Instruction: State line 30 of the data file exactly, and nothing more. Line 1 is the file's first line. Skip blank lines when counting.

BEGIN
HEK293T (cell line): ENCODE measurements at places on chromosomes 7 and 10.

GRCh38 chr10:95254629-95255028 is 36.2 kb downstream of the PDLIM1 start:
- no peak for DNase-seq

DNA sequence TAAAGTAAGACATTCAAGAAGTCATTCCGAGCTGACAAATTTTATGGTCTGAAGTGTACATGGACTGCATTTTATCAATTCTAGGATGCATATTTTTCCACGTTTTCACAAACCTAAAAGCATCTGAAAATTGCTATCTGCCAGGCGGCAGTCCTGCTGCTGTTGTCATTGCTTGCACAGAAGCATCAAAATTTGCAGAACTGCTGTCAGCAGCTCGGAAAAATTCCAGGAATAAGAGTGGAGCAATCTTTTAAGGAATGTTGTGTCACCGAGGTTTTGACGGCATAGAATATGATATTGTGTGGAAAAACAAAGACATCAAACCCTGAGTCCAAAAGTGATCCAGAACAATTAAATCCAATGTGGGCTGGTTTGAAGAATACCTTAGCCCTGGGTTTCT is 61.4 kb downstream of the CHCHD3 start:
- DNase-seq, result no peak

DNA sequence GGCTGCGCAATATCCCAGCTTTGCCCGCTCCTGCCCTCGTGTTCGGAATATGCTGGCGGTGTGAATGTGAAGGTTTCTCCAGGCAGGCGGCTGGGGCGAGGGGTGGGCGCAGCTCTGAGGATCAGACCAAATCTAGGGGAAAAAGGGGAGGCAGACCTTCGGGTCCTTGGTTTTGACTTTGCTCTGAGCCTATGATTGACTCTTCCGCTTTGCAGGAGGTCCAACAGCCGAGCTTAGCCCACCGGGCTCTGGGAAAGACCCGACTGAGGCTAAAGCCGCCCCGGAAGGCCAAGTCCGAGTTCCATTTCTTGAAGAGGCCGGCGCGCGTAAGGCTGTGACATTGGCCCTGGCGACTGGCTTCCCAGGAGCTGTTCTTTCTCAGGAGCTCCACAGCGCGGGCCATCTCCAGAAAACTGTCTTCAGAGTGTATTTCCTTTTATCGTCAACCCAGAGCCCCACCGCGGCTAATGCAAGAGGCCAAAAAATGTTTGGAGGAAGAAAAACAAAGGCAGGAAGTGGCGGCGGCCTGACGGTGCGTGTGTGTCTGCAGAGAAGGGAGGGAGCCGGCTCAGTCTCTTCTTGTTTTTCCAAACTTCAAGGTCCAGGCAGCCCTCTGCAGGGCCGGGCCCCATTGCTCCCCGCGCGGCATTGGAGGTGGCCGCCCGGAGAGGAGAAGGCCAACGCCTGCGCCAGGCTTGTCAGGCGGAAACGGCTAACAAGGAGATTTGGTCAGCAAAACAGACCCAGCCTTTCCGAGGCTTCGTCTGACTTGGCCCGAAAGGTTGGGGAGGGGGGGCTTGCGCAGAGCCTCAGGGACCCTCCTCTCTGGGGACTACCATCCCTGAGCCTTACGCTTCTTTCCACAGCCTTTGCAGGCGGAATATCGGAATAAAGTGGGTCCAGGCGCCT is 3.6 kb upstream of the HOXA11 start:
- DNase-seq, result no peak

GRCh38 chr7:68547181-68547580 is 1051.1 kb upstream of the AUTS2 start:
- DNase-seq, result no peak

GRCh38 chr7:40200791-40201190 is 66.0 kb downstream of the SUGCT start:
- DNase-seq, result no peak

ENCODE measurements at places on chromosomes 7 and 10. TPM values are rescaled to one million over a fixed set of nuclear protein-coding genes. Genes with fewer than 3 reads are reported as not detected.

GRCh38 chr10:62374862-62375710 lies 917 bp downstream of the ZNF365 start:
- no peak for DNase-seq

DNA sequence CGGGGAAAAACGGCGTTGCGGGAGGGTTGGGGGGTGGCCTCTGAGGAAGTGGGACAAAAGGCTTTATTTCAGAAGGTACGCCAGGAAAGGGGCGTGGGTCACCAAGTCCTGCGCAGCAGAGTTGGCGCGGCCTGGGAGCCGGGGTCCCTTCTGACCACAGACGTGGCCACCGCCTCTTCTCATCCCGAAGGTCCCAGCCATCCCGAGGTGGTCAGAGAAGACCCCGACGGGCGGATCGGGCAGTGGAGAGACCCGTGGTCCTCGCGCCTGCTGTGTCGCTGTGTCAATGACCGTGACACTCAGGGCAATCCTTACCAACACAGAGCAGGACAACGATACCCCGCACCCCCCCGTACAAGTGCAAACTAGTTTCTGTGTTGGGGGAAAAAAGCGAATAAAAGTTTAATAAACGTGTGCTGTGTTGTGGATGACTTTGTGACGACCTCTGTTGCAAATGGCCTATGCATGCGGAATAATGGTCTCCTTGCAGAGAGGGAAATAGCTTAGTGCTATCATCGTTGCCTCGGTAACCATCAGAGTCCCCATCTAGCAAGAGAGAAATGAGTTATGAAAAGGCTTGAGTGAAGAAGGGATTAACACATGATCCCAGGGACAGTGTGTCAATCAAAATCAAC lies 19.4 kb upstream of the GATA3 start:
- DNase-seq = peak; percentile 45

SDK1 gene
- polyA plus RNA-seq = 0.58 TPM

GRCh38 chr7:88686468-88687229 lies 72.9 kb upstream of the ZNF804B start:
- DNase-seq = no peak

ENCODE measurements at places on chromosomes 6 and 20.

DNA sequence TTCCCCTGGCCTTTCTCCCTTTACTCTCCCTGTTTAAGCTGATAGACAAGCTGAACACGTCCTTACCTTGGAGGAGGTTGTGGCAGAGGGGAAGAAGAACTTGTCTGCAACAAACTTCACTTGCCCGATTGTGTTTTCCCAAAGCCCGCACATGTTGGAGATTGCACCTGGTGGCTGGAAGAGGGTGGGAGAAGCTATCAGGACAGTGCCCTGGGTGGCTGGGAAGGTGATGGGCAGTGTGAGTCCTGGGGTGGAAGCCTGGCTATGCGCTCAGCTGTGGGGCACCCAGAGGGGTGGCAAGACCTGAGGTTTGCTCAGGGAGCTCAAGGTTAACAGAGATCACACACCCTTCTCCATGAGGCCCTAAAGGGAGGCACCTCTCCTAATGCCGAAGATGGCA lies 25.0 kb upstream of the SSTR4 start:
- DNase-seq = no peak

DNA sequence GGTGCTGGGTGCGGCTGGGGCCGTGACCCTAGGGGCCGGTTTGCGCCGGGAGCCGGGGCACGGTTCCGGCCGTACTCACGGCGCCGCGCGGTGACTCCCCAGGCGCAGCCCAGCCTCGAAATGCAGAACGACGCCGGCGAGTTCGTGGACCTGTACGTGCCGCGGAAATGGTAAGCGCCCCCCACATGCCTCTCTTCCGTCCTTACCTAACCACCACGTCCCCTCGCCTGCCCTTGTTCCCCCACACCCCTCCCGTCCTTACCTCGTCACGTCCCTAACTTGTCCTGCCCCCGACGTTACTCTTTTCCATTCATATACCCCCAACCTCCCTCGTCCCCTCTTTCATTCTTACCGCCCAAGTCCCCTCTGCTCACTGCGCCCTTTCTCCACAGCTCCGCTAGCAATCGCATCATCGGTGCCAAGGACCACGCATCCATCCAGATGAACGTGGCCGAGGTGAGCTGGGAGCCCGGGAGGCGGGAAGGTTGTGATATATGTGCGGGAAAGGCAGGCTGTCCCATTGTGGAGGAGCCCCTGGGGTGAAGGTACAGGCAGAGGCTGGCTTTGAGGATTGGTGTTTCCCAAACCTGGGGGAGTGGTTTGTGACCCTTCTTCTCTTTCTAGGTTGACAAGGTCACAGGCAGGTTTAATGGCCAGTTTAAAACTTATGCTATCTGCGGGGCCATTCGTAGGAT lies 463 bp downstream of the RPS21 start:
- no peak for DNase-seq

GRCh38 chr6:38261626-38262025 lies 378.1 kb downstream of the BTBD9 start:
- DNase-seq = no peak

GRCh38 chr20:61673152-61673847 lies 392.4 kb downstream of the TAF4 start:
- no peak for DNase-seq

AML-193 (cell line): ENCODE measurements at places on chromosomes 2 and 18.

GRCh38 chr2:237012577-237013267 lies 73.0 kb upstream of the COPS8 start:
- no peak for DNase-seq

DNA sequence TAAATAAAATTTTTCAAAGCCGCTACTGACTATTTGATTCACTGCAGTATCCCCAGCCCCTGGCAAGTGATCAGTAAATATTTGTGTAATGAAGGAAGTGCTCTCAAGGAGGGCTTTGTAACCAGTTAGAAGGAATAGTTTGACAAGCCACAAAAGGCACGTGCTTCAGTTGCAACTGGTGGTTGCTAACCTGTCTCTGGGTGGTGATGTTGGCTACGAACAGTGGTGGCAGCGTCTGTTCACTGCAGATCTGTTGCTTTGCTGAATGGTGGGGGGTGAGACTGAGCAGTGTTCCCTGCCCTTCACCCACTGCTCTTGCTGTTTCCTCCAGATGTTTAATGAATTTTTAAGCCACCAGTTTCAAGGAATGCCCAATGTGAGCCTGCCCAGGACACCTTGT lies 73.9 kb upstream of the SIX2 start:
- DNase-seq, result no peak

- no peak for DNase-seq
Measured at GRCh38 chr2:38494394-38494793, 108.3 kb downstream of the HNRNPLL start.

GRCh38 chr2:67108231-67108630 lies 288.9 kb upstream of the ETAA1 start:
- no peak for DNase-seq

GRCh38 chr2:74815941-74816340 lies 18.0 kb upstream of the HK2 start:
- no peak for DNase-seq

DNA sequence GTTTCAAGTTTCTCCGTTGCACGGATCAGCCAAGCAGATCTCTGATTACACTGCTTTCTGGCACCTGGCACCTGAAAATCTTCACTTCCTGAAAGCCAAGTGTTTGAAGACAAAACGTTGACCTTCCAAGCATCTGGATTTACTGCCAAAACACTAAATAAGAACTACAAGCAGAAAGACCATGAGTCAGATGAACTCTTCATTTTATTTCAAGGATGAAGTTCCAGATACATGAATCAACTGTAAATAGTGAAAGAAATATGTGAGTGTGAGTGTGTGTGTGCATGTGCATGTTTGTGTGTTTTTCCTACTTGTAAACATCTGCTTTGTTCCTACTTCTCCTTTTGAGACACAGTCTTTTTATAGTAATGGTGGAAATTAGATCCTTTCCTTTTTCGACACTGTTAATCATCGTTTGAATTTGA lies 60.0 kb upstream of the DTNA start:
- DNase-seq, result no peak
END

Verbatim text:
AML-193 (cell line): ENCODE measurements at places on chromosomes 2 and 18.